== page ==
Why such variance between states? One obvious difference between Wisconsin and those other studies is stiffer hunting competition. Even though hunter numbers at Sandhill are restricted, deer hunters in Wisconsin — as in other huge deer hunting states like Michigan and Pennsylvania — often grow up in competitive hunting environments. In 1972, Wisconsin had 518,000 gun hunters, and in 2001 they numbered 688,261. For perspective, Illinois and South Carolina have fewer than 200,000 firearms hunters today, and Ontario has about 165,000.

    Bag Limits and Herd Size

    The Sandhill studies reported by John Kubisiak, a former researcher with the Wisconsin Department of Natural Resources, provide insights into how shooting habits change depending on various factors. For instance, the worst shooting performance, a 7.4-1 shots-to-deer ratio, occurred during the 1963-68 rifle/shotgun hunts when any deer could be shot and the Sandhill herd was estimated at 32 per square mile of range. Next worst was a 7-1 shots-to-deer ratio during the 1970 rifle/shotgun hunt when the herd numbered 44 per square mile. Deer were plentiful and any deer could be shot, so lead filled the air.

    Lest anyone think those numbers are skewed by a few individuals who just happened to "shoot more and shoot more poorly," 71 percent of the 1963-68 hunters and 91 percent of the 1970 hunters fired more than one shot.

    The best shooting performance, a 3.4-1 shots-to-deer ratio, occurred during the 1987-89 rifle/shotgun hunts when the population was 41. That year, hunters had to be sure they were shooting a deer specified by their permit. Some hunters could shoot any deer, but usually held out for one of the enclosure’s famous trophy bucks. Meanwhile, the rest of the hunters had to shoot an antlerless deer, so they usually waited until the deer was close enough for a careful look at its head.

    Firearms Differences

    Another factor studied at Sandhill was what happens to those averages and shooting ratios when hunters use handguns or muzzleloaders.

    Perhaps surprisingly, even though muzzleloading rifles can only hold one shot at a time, these hunters fired 5.3 shots for every deer they killed during the 1977-78 seasons. What factors were at work? These hunters, using sidelocks and flintlocks, could shoot at any deer, so many of them weren’t selective. Another factor was that this was the state’s first special hunting opportunity for muzzleloaders. It’s possible many of the hunters were inexperienced with muzzleloaders, and some were using one for the first time.

    The group taking the most shots, however, were handgun hunters in 1970 who fired 14.2 shots for every deer bagged. From 1963 to 1970, hand-gunners also shot more rounds than their long-gun counterparts. Post-hunt interviews with successful hunters those years found handgun users fired eight shots for each deer bagged, while long-gun hunters averaged five shots per deer.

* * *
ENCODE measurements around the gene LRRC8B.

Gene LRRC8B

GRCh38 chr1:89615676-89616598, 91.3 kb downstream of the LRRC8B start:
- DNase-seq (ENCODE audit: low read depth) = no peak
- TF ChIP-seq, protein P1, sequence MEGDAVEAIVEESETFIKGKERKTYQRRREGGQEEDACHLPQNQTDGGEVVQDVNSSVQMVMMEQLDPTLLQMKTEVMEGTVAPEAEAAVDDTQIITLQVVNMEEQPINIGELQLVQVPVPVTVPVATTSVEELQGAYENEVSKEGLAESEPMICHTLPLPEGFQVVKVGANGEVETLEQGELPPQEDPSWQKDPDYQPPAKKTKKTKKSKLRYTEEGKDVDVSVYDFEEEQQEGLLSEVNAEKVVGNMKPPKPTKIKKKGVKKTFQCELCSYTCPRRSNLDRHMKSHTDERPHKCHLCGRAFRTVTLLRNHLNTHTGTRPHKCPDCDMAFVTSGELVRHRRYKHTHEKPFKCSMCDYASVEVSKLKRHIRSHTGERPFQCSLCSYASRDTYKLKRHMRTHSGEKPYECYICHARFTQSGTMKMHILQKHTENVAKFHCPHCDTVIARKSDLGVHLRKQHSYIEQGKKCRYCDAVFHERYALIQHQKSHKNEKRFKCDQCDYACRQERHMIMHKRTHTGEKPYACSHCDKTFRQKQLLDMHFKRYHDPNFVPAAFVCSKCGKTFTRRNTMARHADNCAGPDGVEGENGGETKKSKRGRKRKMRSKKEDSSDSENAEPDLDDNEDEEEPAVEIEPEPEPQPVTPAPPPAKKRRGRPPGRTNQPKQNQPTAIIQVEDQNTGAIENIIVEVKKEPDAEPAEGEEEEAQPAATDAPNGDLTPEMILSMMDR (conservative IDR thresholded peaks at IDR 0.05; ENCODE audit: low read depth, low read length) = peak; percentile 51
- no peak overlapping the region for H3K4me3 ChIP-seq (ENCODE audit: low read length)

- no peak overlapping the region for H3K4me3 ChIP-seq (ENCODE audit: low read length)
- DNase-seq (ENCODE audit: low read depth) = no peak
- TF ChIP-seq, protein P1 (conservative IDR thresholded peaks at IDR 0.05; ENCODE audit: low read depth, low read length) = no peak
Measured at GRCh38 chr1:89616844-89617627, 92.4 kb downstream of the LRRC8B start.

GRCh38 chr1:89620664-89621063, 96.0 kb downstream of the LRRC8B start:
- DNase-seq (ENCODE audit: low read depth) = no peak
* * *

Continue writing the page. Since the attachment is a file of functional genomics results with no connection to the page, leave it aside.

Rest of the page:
Further, 35 percent of successful handgun hunters killed their deer with one shot, and this group averaged three shots and two hits for each deer they bagged, suggesting many of them were effective shooters. These hunters tended to take shorter shots, with the average being 40 yards. Of 63 deer bagged by handgun hunters, 39 percent were within 25 yards of the hunter, and 79 percent were within 50 yards. In addition, 58 percent of the deer were walking or standing when shot with a handgun, and of those running, 71 percent were within 40 yards and none was farther than 60 yards.

    First Deer, Second Deer

    Another Sandhill researcher, Professor Thomas Heberlein from the University of Wisconsin, found differences in shooting behavior when hunters shot at more than one deer. Most shots taken at the first deer were 50 yards or less. If they shot at a second deer, it was usually between 50 and 100 yards. Also, about one-third of the first deer they shot at were standing, while nearly half the second deer were running.

    Most hunters only took one shot at a second deer, but they often fired at least twice at the first deer. And whether they fired at one deer or two, more than half of the hunters missed their first shot. The first deer were more likely to be killed with follow-up shots because they were usually closer and standing still when first fired upon. In this scenario, by firing repeatedly, hunters bagged the deer three out of five times. On second deer, however, because so many of them were running, hunters usually got off only one shot, so they bagged only two of every five deer on their second attempt. Further, 37 percent of the hunters who got a shot at one deer failed to bag a deer at Sandhill.

    What about the differences in success of standing vs. running deer? Heberlein found about 70 percent of deer walking or standing were killed. Success dropped to 37 percent when deer were running, and less than 10 percent on a second deer if it was running.

    Fun With Numbers

    After bouncing all those numbers around in our heads, it seems only natural that we try to figure out how they translate into the number of total rounds fired during a firearms season. Given the averages discussed, let’s be conservative and say North America’s gun hunters fire 3.5 shots for every deer bagged. At that rate, Wisconsin’s hunters would have fired 1.85 million rounds during the 2000 firearms season to bag the state’s record gun-kill of 528,494. But if Wisconsin’s hunters fired 6.5 shots for every deer bagged in 2000, they fired 3.43 million rounds to achieve that harvest.